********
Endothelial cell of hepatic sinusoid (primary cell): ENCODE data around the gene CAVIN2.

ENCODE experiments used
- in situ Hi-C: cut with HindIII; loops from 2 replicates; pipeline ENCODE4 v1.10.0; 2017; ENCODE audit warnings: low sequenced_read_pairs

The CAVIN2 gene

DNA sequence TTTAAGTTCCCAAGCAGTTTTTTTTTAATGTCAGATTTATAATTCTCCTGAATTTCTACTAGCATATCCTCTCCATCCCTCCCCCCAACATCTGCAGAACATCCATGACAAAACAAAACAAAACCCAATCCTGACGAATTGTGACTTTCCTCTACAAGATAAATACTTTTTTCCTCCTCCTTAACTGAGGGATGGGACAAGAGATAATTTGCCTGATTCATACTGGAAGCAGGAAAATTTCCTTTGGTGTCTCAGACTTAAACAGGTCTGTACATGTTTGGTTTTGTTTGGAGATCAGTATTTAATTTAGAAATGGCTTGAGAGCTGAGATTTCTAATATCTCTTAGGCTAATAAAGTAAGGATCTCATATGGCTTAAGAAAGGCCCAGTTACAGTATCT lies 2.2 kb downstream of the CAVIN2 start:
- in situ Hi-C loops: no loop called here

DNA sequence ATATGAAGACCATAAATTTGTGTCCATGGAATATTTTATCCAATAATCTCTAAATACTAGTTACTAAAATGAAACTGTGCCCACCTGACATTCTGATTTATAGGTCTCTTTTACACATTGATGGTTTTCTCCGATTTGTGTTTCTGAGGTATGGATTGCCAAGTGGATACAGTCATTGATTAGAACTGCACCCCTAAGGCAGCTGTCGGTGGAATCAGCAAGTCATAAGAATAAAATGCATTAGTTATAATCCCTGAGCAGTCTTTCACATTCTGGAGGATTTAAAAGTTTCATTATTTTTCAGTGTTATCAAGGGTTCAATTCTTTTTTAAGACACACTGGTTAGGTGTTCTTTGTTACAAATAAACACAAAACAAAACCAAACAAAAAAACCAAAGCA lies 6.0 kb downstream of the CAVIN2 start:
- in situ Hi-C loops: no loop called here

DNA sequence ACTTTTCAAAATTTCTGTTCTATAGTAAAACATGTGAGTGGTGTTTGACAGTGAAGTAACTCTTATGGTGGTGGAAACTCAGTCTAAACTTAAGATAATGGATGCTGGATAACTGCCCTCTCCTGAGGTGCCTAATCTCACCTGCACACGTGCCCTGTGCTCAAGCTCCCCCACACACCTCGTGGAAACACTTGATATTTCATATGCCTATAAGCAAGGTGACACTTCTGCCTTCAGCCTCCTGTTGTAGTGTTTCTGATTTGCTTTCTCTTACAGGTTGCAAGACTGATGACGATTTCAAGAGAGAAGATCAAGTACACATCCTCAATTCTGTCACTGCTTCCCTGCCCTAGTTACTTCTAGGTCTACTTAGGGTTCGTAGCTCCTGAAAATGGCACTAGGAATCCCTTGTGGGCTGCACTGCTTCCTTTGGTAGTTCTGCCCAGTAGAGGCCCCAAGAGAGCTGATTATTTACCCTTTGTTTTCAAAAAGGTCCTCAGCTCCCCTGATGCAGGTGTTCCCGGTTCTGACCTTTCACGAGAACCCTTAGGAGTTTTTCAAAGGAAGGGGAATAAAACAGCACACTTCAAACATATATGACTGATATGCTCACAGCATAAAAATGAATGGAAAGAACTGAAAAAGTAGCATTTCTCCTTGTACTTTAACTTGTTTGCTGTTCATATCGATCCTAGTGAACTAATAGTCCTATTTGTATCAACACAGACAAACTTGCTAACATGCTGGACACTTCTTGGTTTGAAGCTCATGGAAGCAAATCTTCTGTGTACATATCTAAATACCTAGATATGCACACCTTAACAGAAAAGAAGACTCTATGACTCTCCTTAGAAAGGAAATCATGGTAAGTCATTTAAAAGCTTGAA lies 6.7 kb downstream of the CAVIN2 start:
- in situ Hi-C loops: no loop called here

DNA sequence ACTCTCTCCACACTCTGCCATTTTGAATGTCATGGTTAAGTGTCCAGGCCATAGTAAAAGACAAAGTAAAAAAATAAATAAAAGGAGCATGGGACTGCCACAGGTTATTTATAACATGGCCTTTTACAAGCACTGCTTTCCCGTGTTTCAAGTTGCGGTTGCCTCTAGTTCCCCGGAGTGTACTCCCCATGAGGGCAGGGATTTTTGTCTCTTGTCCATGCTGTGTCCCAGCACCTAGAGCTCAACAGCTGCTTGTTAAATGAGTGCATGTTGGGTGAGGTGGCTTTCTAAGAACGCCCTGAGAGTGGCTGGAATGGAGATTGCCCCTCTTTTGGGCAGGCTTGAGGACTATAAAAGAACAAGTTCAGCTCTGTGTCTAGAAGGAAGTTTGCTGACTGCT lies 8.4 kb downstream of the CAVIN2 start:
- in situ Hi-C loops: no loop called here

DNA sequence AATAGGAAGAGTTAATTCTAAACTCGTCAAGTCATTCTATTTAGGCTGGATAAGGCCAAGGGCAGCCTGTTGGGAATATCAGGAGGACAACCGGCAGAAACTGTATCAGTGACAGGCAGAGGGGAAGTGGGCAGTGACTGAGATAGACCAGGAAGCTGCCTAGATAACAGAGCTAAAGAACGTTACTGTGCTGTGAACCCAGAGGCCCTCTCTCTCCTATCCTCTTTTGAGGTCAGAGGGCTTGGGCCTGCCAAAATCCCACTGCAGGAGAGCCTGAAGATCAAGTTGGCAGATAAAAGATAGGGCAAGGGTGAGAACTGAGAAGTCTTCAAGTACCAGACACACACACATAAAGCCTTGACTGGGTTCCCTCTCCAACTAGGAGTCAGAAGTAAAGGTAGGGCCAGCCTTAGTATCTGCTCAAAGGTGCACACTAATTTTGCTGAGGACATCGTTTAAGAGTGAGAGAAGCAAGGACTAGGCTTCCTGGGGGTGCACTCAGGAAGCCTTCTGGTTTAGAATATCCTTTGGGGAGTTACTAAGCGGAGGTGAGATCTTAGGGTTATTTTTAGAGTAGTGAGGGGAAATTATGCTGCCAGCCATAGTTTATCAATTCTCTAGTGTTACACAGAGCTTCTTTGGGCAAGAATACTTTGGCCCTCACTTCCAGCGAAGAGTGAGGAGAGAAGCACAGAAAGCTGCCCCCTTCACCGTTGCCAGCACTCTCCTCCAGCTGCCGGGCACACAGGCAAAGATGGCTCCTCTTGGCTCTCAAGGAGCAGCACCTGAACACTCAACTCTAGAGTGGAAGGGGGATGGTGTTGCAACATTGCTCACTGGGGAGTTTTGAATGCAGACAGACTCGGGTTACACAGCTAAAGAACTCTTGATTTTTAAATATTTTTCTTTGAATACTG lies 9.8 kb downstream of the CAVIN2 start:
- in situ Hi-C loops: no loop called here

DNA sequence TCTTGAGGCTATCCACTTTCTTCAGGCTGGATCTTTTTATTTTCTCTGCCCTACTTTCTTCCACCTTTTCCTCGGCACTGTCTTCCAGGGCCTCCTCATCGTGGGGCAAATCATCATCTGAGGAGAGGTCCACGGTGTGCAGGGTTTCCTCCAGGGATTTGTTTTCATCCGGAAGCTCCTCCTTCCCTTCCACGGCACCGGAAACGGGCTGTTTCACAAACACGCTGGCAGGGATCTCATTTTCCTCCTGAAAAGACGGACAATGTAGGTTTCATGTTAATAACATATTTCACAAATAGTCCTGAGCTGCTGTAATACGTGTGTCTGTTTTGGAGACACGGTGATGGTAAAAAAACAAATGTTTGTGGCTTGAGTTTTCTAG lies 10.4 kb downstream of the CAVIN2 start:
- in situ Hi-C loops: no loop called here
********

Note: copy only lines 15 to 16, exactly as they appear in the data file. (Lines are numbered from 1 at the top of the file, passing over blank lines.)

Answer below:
DNA sequence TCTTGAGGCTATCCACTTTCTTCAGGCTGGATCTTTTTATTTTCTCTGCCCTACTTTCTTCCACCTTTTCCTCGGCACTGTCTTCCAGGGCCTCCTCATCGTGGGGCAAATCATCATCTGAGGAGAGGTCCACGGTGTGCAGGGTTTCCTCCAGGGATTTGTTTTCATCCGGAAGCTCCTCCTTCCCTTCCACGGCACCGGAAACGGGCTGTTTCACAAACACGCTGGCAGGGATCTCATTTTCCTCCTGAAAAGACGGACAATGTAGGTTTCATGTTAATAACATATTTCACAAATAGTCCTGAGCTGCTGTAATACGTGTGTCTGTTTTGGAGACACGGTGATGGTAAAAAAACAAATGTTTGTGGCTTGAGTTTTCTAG lies 10.4 kb downstream of the CAVIN2 start:
- in situ Hi-C loops: no loop called here